SERVINGS:   about 4

  • 1 cup Israeli couscous
  • 1 Tablespoon olive oil
  • 1 medium shallot, finely chopped
  • 1/4 cup red pepper, finely chopped
  • 1  1/4 cups boiling water

1.  In a medium skillet, heat the olive oil.  Add the chopped shallot and red pepper.  Saute over medium heat till vegetables start to soften. Add the couscous and cook to lightly brown the couscous.

Saute onion and pepper, then add couscous.

Saute shallot and pepper, then add couscous.

2.  Carefully add the boiling water.  Turn down heat to low simmer, and cook covered for about 8 minutes, stirring occasionally.  Cook couscous to al dente, or desired degree of doneness.  Remove from heat and leave covered another 3 – 4 minutes before serving.

Israeli couscous pilaf.

Israeli couscous pilaf.

This is a delicious meal.

This is a delicious meal.

SOURCE:   Carolyn’s Originals



A regional farmer’s market has opened nearby, and I couldn’t wait to go and browse all the stalls.  I just love looking at all the fresh produce, herbs, cheeses and baked goods.  My creative juices start to flow as I imagine what I could do with it all.   Everything was so tempting, that I had to exert great self-restraint, and therefore brought home mostly vegetables.

Using some of that bounty I put together this soup that bears some resemblance to Minestrone, except there are no beans, and instead of the usual ditalini I used Israeli couscous.  It is also a little like gazpacho except there are no peppers. It does contain cucumbers,  part of it gets pureed, and it can be enjoyed warm or cold.  Its a great summertime soup for a light lunch, or perhaps combined with a sandwich or salad for a light supper.  I’m not sure what to call it so let’s just say  —-  Summertime  Vegetable Soup.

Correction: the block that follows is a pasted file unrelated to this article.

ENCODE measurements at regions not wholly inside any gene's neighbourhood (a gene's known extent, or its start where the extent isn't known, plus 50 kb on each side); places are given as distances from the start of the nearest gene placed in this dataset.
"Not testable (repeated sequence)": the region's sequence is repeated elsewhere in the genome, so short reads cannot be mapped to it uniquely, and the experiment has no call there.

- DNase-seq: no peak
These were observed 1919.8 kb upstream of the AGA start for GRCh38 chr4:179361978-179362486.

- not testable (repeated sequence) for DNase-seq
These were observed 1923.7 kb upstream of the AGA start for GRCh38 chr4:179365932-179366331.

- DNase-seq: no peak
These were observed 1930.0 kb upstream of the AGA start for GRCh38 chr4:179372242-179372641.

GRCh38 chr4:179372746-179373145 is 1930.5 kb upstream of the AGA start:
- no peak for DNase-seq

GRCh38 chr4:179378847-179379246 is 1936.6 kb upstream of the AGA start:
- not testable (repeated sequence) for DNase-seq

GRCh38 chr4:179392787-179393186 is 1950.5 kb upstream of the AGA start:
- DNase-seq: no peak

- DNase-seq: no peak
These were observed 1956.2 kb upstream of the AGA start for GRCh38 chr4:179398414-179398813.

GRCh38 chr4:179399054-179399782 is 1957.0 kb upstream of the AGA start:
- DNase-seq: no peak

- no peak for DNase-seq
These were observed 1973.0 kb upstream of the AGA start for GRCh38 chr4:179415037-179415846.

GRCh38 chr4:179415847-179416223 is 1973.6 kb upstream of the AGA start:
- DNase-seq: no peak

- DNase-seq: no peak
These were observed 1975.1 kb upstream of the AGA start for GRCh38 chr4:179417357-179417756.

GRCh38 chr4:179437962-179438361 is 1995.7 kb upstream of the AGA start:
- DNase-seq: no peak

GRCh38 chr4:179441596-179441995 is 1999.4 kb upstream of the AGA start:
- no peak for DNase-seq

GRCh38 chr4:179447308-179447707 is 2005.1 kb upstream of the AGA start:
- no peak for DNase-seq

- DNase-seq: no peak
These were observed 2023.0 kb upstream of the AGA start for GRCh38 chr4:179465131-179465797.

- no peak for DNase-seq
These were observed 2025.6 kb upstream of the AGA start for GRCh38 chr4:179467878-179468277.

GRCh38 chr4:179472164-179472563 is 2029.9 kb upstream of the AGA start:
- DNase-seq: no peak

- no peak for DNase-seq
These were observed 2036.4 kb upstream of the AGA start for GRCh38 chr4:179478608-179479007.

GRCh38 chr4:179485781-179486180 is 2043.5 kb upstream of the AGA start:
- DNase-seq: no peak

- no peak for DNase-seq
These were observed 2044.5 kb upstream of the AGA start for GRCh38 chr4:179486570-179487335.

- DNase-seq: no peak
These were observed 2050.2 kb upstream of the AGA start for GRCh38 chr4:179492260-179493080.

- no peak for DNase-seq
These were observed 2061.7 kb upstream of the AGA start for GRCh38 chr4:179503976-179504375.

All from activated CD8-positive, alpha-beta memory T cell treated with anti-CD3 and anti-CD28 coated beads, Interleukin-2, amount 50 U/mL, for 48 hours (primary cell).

Serves 4

  • 1/2 cup Israeli couscous
  • 2 Tablespoons olive oil
  • 1 pound Kirby cucumbers (3 med.size), peeled and sliced
  • 1 medium onion, chopped
  • one 15 oz. can fire-roasted tomatoes, diced
  • 1 1/2 teaspoons paprika
  • 2 cups vegetable broth
  • 1 medium zucchini
  • 1 small jar basil or mixed herbs pesto


  1. In a pot of boiling salted water, cook the couscous until al dente, 8-10 minutes.  Drain and rinse with cold water.

2.  Meanwhile, in a large saucepan, heat 2 tablespoons olive oil over high heat.  Add the cucumbers and cook stirring occasionally.  As they soften and become translucent, add the chopped onion and continue cooking another 4-5 minutes.  Don’t let them become too browned.  Stir in the tomatoes, paprika and vegetable broth.

3.  Using an immersion blender,  regular blender or food processor,  puree this mixture.  You may need to work in batches.  Return to the pot and stir in the couscous and shredded zucchini.  For cold soup refrigerate at this point.

4.  To serve warm, return the soup mixture to the stove and reheat, so the new added ingredients become warmed through.

5.  Serve the soup drizzled with the herb pesto.****


P.S.  This soup tasted even better the next day after flavors had time to meld.


****Stay tuned this week for my recipes on making your own pesto(s).

Source:  a Carolyn Original